• Grid Brief
  • Posts
  • UK's Largest Fertilizer Producer Shuts Down Plant // US Nat Gas Prices Drop After Freeport Fire // BWXT to Build First Microreactor in America //

UK's Largest Fertilizer Producer Shuts Down Plant // US Nat Gas Prices Drop After Freeport Fire // BWXT to Build First Microreactor in America //

UK's Largest Fertilizer Producer Shuts Down Plant

The UK's largest fertilizer and carbon dioxide producer, CF Industries, shut down one of its plants this week due to high natural gas prices. "US fertilizer group CF Industries said it would permanently shut its Ince plant in Cheshire and restructure its UK operations, leading to the loss of about 350 jobs," reports The Financial Times.

The company is a vital part of the UK's food supply chain. Its business feeds into farming, slaughterhouses, and packaging for food and drink.

According to Tony Will, CF’s chief executive, they looked at every alternative including different business models and getting buyers for the plant but ultimately the only way to make sure "we could maintain operations and provide critical products to the local market” was to shut the facility down. "The move would make CF’s Billingham plant in Teesside 'viable for the long term,'" he told FT.

CF's Ince plant has been offline since last fall, though the company has restarted some of its other plants. Still, reports FT, "CF’s move comes as profitability for nitrogen fertilizer producers in the UK and Europe remains under pressure due to the elevated cost of natural gas, the key raw ingredient."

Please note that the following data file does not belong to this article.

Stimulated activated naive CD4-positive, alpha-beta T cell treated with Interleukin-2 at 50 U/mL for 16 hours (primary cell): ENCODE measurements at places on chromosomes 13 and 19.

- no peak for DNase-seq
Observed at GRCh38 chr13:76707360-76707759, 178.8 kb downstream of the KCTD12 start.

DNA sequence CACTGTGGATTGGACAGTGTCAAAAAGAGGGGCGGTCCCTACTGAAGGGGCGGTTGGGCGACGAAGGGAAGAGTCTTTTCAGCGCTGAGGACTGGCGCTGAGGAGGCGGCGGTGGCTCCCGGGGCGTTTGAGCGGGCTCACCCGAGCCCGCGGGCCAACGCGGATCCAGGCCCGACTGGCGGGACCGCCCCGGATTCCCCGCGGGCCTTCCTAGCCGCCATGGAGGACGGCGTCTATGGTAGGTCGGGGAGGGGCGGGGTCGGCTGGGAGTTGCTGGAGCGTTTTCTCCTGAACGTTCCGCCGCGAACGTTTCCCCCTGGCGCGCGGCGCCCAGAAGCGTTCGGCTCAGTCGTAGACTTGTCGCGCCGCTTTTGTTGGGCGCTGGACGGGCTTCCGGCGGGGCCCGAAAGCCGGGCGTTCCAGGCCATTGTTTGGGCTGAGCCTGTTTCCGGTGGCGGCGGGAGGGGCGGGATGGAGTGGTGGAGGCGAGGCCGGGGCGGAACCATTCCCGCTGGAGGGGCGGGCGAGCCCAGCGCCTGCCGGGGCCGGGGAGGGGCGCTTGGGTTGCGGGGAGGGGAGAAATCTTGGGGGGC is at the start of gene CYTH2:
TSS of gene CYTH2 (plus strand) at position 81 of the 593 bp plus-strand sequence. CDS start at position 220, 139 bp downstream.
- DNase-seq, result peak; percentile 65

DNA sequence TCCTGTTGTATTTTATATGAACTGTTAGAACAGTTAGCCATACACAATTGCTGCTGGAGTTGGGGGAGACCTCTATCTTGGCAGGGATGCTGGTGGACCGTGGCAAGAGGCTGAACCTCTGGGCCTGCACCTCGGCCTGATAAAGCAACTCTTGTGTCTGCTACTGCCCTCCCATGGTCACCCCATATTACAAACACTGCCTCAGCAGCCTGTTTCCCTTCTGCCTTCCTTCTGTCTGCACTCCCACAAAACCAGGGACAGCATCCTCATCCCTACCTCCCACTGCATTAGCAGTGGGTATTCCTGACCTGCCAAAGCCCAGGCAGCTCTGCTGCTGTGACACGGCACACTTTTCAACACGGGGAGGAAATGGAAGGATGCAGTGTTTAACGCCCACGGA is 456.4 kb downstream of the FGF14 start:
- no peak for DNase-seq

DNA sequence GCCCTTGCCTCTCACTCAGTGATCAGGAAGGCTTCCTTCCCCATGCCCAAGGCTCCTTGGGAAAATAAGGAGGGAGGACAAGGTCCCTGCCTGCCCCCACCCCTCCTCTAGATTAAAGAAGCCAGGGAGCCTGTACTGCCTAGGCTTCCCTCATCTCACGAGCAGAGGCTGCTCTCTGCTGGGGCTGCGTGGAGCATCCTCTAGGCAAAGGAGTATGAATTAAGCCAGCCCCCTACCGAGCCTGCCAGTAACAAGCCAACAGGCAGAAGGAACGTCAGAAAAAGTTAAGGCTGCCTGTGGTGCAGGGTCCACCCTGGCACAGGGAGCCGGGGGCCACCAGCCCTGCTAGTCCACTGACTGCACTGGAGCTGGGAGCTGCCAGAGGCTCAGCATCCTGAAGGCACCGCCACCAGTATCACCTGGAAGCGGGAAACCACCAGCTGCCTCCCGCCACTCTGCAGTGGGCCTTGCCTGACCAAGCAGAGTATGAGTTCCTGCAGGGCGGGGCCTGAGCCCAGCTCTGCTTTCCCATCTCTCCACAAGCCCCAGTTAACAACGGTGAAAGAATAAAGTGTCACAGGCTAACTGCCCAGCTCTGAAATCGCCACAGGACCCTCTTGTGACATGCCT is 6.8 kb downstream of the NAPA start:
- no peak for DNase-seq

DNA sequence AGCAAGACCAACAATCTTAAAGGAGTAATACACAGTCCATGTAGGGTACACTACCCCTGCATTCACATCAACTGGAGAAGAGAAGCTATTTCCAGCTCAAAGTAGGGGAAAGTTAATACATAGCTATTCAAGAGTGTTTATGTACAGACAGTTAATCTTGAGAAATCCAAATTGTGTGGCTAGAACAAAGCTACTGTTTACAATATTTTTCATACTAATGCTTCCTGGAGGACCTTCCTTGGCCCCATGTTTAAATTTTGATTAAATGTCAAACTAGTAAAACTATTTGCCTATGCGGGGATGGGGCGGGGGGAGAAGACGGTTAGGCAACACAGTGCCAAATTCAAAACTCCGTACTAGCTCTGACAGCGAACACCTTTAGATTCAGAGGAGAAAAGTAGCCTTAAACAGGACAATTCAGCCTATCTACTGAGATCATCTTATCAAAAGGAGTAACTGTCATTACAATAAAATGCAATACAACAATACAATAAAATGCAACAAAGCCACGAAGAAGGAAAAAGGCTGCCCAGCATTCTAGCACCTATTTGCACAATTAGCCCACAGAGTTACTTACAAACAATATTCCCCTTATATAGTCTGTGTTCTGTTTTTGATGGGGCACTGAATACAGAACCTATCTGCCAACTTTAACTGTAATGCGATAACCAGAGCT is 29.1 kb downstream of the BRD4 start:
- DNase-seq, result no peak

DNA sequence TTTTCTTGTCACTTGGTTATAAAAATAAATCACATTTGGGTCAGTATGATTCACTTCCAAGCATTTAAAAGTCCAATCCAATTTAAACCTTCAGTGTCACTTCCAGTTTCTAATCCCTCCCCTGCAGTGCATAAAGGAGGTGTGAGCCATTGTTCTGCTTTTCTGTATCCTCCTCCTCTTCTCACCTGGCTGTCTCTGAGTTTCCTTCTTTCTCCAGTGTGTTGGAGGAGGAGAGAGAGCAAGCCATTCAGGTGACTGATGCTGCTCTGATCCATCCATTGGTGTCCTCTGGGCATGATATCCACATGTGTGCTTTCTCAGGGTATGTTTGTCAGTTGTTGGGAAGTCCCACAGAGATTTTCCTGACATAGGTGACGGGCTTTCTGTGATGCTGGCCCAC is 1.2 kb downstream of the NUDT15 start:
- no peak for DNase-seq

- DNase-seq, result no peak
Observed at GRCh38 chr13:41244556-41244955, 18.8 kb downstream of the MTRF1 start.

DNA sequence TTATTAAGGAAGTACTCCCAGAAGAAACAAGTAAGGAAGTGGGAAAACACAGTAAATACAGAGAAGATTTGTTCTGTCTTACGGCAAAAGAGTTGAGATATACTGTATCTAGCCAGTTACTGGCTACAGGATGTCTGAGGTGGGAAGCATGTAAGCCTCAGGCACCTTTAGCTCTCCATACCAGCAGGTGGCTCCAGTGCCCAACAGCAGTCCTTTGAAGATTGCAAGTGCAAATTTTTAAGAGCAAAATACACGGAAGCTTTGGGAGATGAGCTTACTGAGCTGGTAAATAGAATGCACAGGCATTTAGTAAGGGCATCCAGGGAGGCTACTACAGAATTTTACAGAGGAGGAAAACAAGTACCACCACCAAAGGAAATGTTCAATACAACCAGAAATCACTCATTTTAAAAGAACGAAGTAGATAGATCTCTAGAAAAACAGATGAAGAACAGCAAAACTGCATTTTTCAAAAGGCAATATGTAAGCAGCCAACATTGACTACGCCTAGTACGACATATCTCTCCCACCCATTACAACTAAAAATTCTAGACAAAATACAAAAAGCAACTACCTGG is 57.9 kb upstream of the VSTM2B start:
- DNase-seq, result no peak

The FT continues, "The expected prices of natural gas in the future suggest that nitrogen fertilizer facilities in the UK and Europe will be “the world’s high-cost marginal producers for the foreseeable future, presenting a constant challenge to the sustainability of current operations.'"

Some silver lining: new nitrogen fertilizer projects should be coming on line in Nigeria, Egypt, and India.

US Nat Gas Prices Drop After Freeport Fire

An explosion at an LNG terminal in Texas exploded yesterday, exacerbating the global supply crunch. "There were no injuries at the Freeport LNG terminal less than 70 miles from Houston, but a nearby beach was evacuated and ship traffic was restricted in the area for hours," E&E reports. But the terminal will be shut down for three weeks.

The Freeport terminal produces about 2 billion cubic feet per day of LNG.

"Henry Hub natural gas was trading down more than 6% at the time of writing, in the aftermath of news of the explosion," reports Oilprice.com. "At 2:23 p.m. EST, Henry Hub natural gas prices were at $8.698, down 6.40%." Earlier that day, natural gas prices hit a fourteen-year high.

"Environmentalists and local opponents who fought the plant for years said the explosion is a stark demonstration of the dangers of the terminal and the hazards of fossil fuels," reports E&E.

“This is terrifying. We’ve been afraid of a disaster happening ever since Freeport LNG started exporting gas,” said Melanie Oldham of Freeport, Texas, of the Citizens for Clean Air and Clean Water in Brazoria County.

Again, no one was hurt. Still, this is very bad news.